Sunday, 29 March 2015

Silence: assured presence and apparent absence

From the cross, just before he died, Jesus cried out with a loud voice “My God, my God, why have you forsaken me?” (Mark 15:34).  It is a quote from the beginning of Psalm 22, a Psalm which starts with desolation and abandonment, talks of mocking and being overwhelmed with distress, but moves on to become a song of hope and deliverance.  But it begins where Jesus is, in a very dark place.  Silence in the oldest parts of the Old Testament writings is not a good thing.  When God is silent, God is not felt to be active.  The grave is silent and that is the place of the dead.  There was silence before creation and it requires the spoken Word of God to bring order and creation, to bring life and hope into being.  In this tradition silence is the state of being abandoned or not yet being.

But that is not the only tradition.  Silence is also the place of rest when work is done.  The tradition moves from formless silence to restful silence on the Sabbath.  Creation has done its work and it is good.  Silence is the beholding, the adoring; the praise without words.  This is good silence which can exist secure and content.

Silence is seen as good and evil, as a place of ultimate hope and also apparent despair.  The Gospel exists to end a great silence, the silence of God in Christ unknown.  Christ comes to make known what has always been, but not seen, to end the silence of unknowing and spiritual blindness.  However, just before that dawns, before it breaks, Zechariah, the father of John the Baptist, is struck dumb, made silent, by his doubting that his wife would bear a son, that God’s promise would be fulfilled.  His silence ends when he agrees that John will be called John and his mouth is opened (Luke 1:18-20, 59-64), when he shows his faith and his trust in God.  The silence here is a curse, a sanction and punishment for not trusting God, broken only by the sign of that trust renewed.

Silence is also the place of withdrawal.  Jesus is taken, driven into the wilderness after his baptism and there he is confronted by temptation and coming through this he is able to focus on his mission and purpose.  He finds direction through the struggle in the silence, through the conflict of confronting the spiritual battle with a very different vision of how he should be and rejecting the one presented by the tempter.  The silence can be ended.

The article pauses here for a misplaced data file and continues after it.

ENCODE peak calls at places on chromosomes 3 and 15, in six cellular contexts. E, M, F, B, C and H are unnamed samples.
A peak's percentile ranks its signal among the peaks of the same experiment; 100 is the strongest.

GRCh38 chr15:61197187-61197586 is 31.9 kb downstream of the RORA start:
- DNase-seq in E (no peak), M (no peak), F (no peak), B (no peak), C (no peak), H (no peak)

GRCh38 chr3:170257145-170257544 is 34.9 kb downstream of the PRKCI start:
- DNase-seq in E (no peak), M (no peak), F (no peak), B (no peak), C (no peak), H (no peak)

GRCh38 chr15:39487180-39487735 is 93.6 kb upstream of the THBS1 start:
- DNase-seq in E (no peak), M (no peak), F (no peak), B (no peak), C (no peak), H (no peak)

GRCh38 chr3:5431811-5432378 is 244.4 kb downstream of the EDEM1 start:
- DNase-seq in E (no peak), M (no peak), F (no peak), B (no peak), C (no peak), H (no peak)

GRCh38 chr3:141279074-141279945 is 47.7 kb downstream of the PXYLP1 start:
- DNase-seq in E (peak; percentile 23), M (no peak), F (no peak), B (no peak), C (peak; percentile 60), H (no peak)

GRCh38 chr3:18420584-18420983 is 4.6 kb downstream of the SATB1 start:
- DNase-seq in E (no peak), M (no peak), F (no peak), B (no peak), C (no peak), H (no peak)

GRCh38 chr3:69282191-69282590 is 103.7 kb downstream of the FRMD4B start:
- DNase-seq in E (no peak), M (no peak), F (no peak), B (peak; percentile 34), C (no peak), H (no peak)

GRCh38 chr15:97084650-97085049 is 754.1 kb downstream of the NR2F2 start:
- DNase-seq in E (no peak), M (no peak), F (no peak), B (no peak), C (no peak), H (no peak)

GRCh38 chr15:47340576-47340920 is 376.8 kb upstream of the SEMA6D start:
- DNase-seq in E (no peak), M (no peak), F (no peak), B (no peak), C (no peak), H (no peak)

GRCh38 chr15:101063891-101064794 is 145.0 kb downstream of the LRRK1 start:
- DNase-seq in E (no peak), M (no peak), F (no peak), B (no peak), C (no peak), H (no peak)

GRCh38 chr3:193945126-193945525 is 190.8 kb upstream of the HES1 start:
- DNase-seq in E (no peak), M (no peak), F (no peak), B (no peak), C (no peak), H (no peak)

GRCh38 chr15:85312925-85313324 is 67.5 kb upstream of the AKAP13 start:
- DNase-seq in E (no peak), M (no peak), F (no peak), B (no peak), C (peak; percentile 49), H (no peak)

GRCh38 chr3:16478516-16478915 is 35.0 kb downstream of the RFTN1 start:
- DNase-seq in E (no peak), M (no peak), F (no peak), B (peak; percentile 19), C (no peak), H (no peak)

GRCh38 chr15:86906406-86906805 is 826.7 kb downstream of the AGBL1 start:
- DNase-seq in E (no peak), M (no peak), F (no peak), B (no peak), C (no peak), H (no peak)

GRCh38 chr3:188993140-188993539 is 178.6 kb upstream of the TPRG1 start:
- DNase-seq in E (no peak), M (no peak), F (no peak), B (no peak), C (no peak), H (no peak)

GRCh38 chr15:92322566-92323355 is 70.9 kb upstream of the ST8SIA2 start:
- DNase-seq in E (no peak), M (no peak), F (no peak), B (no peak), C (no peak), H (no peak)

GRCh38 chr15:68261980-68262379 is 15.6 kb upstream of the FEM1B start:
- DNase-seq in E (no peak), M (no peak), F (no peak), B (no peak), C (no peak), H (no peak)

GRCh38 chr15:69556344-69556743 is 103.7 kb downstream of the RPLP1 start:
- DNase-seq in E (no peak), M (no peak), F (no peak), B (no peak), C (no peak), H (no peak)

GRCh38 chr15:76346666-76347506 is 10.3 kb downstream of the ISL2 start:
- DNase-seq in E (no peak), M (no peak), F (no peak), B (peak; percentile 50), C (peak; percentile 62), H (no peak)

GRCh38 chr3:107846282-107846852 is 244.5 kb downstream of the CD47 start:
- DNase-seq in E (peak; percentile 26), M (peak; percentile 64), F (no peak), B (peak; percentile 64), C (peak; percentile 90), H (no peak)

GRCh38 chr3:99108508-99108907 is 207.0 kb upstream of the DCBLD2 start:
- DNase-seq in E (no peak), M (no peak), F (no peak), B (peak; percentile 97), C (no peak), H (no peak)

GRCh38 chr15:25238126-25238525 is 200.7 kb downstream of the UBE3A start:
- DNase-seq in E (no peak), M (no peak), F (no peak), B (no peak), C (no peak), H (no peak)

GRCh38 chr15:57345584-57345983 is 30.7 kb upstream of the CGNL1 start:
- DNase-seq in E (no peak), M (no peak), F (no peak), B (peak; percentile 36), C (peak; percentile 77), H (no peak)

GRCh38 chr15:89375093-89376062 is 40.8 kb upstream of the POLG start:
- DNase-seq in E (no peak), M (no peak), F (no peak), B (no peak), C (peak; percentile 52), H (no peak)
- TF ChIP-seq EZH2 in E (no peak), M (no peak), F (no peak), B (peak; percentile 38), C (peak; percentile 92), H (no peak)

At the end of the New Testament, the writer of the Book of Revelation has a series of seals being opened and various judgments emerge.  The seventh and final seal opens the scroll and there is silence in heaven for half an hour (Revelation 8:1).  It is a pause before the final judgment which opening the seal brings.  It is an awesome silence in which anticipation builds and we know something utterly decisive is about to follow.  Salvation has been set in motion.  It is a silence I think about when at the end of the Eucharistic Prayer I hold a silence before we move on to the Lord’s Prayer.  It is completed and mortals are silenced by the awe and wonder of what has taken place.  Silence is held because there is nothing more to be said, that can be said; it is a silence of presence revealed, which preceeds salvation opened for us, which the Eucharist  announces and marks.

In this light the Christian mystics and devotees have developed a tradition of silence that spans the centuries.  It is an embracing of the silence of temptation, of struggle, of inner conflict, of wondering whether there is a presence at all so that we may find it; a silence that knows the seal has been opened and can be at one with the glory and salvation revealed.  A poet, Janet Rimmer, has played with this duality of understanding of silence, of assured presence and apparent absense.
In Your presence there is an absence
silencing my greatest fear.
It is with You that I know the essence
of what is life, now that You’re near.

It is in the absence of Your presence
that I rekindle my desire;
and it is when I am without You
that I burn, an inextinguishable fire.

In Your presence there is an absence
of all that preys upon my mind;
for my heart’s desire’s before me,
and I leave all else behind.

It is in the absence of Your presence
that I have learned to be apart.
It is without You that I am with You;
for You are Joy within my heart.
 Northumbria Community p330